But it’s not always like that. One day, I found all the feeders empty but one, which was almost untouched. What was wrong with this one, I wondered. I saw a hummer approach it, eager to get a drink. Then from deep in the foliage of a nearby oak, another hummer drew a bead on the interloper and smashed him so hard, I could hear the sound of their two tiny bodies colliding. It was all about territory. This hummer had staked his claim and no one was going to use the feeder but him. But there was a problem— with his unbroken vigilance, he never had time to indulge in the feeder either. So it sat almost full and untouched. Nobody won and doesn’t that sound familiar?
In July—about now—the migrating Rufous show up, ready to pick more fights, and the world gets really crazy. In hot, dry years like this, I may have as many as 40 or 50 visitors. The noise alone is deafening. The Rufous ‘call’ includes, of course, the humming of those amazing wings, but it distinguishes itself from others by the brittle, metallic drone that is unique to them. Now I’m re-filling the feeders daily and when they run dry, they all hover in front of the windows, searching for their food attendant. They seem to know where their meals come from…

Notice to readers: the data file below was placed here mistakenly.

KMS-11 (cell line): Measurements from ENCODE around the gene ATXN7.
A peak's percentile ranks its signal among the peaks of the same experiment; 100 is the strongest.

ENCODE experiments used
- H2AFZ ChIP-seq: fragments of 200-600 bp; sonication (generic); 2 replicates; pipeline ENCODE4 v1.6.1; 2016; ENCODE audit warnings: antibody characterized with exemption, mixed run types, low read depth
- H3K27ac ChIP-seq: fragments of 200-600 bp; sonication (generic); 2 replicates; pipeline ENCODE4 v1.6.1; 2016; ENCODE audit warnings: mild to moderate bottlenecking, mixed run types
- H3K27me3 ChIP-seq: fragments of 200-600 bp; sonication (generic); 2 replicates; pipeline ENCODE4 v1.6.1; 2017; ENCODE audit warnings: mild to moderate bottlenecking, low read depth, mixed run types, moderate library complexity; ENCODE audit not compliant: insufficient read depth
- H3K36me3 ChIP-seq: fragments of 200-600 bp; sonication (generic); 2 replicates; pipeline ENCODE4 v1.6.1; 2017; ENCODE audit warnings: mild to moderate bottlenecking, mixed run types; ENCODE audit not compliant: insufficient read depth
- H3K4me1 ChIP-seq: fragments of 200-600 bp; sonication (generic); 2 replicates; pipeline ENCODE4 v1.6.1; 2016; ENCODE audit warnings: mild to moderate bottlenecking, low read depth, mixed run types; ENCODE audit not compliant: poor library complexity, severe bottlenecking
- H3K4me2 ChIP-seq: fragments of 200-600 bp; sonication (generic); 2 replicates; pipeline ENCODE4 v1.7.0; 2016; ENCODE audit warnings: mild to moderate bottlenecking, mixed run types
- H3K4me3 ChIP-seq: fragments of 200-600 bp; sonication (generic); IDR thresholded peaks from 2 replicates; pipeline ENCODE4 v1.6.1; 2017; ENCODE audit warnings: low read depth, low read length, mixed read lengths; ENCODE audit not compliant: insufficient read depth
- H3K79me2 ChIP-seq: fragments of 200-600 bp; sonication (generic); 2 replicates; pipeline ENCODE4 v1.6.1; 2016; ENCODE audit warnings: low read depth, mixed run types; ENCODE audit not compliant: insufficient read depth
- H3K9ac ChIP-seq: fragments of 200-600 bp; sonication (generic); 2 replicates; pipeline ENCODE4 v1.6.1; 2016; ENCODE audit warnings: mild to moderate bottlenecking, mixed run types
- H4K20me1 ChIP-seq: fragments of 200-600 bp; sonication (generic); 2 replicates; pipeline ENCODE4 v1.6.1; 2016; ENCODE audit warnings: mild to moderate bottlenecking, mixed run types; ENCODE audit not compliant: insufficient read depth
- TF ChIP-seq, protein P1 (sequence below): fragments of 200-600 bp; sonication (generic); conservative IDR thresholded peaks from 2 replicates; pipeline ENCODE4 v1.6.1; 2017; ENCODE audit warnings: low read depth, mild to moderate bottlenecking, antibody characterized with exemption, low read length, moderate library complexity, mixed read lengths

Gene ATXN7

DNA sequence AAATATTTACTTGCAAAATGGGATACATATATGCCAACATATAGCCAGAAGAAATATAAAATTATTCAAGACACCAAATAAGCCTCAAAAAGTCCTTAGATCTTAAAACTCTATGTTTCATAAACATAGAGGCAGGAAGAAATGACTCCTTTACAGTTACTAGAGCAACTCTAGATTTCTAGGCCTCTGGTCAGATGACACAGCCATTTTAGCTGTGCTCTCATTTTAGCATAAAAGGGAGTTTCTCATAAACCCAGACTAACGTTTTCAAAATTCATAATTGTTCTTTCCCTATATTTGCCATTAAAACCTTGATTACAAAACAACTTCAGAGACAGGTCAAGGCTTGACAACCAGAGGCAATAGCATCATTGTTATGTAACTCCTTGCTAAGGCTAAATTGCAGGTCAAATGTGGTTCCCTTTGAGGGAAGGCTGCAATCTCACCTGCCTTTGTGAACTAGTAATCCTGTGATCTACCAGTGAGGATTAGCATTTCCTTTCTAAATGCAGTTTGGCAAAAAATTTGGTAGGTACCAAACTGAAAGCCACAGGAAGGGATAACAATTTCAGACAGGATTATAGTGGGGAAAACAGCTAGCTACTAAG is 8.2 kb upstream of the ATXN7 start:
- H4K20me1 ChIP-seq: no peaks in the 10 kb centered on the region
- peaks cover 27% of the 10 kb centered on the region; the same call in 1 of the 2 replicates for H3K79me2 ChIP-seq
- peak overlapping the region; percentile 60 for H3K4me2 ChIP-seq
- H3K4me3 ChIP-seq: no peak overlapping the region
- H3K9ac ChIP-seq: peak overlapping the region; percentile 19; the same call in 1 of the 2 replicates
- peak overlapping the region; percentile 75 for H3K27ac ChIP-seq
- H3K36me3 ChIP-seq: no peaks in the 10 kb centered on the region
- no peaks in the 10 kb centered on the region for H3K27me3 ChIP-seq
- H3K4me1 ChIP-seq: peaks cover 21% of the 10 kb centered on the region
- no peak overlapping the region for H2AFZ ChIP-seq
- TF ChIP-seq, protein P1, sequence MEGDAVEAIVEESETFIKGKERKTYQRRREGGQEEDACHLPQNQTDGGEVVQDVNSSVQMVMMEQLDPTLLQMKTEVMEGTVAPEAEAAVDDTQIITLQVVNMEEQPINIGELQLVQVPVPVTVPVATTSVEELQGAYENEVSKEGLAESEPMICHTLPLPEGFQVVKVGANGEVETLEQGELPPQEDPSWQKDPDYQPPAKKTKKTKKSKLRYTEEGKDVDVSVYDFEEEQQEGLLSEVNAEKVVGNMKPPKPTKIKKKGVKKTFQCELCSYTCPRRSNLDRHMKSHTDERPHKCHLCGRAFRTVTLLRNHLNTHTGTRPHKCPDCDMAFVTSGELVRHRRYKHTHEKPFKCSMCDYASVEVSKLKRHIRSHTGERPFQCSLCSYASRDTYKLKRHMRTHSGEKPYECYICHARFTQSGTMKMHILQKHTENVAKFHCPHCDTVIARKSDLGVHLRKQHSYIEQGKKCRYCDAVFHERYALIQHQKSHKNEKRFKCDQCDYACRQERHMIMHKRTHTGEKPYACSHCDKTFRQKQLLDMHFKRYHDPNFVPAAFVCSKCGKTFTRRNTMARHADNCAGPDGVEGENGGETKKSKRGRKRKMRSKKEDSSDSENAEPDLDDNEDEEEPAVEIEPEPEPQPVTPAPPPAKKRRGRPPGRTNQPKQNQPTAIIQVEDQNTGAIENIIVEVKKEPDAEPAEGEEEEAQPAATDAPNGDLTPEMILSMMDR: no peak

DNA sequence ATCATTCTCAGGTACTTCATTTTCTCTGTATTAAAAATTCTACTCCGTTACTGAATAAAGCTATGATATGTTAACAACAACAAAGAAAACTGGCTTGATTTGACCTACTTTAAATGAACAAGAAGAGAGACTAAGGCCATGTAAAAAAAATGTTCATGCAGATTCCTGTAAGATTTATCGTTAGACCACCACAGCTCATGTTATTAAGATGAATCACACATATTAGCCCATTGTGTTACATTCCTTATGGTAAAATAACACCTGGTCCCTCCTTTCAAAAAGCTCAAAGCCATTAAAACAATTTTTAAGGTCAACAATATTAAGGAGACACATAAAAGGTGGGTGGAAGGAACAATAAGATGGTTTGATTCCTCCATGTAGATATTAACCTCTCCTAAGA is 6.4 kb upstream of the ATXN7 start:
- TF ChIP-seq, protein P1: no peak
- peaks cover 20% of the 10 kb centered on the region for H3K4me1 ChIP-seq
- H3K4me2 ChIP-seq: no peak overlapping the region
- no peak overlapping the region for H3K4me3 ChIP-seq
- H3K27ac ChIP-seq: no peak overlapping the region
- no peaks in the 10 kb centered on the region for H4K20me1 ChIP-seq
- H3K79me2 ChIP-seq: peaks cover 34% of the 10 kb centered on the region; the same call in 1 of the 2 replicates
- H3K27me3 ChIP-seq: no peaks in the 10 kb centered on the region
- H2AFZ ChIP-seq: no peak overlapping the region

Do hummingbirds really sense my presence and understand the role I play in helping them through these hot dry summers? Are they smart enough to realize the good deed I’m trying to perform? Can a hummingbird be grateful?
Many years ago, still living in Kentucky on our farm, we kept feeders out for the local hummingbirds and, like now, I spent many a lazy afternoon watching them. One day I walked into the garage; we had left the door open and somehow a hummer had flown into the garage and up into the rafters and he couldn’t get out. He kept trying to fly upward and could not comprehend the big gaping garage door opening and the freedom that lay below. Finally, utterly exhausted, I saw him land on one of the garage door railings. I could actually see his little heart pounding.
I would swear he was watching me…what could I do? How could I help? Leaning against the wall was my old canoe paddle. I picked it up and walked slowly toward the tiny bird. He eyed me warily but didn’t move. Now directly below him, I ever so slowly raised the paddle, the flat wide edge pointing toward him. He kept watching the paddle. Finally, I had managed to move the blade directly in front of him, just a fraction of an inch from his exhausted little body. He looked at me and he looked at he paddle and he looked at me again. And then…he stepped onto the paddle’s flat edge. I slowly—at a snail’s pace—lowered the paddle, until finally, he saw the daylight in front of him and made his escape.
The next day, I was again on the porch, watching the hummers, and one bird flew within inches of my face and hovered for several long seconds. Was it my garage-escapee, coming back to say thanks? I don’t know, but I’d sure like to think so.
Jim Stiles is Founder and Co-Publisher of the Canyon Country Zephyr.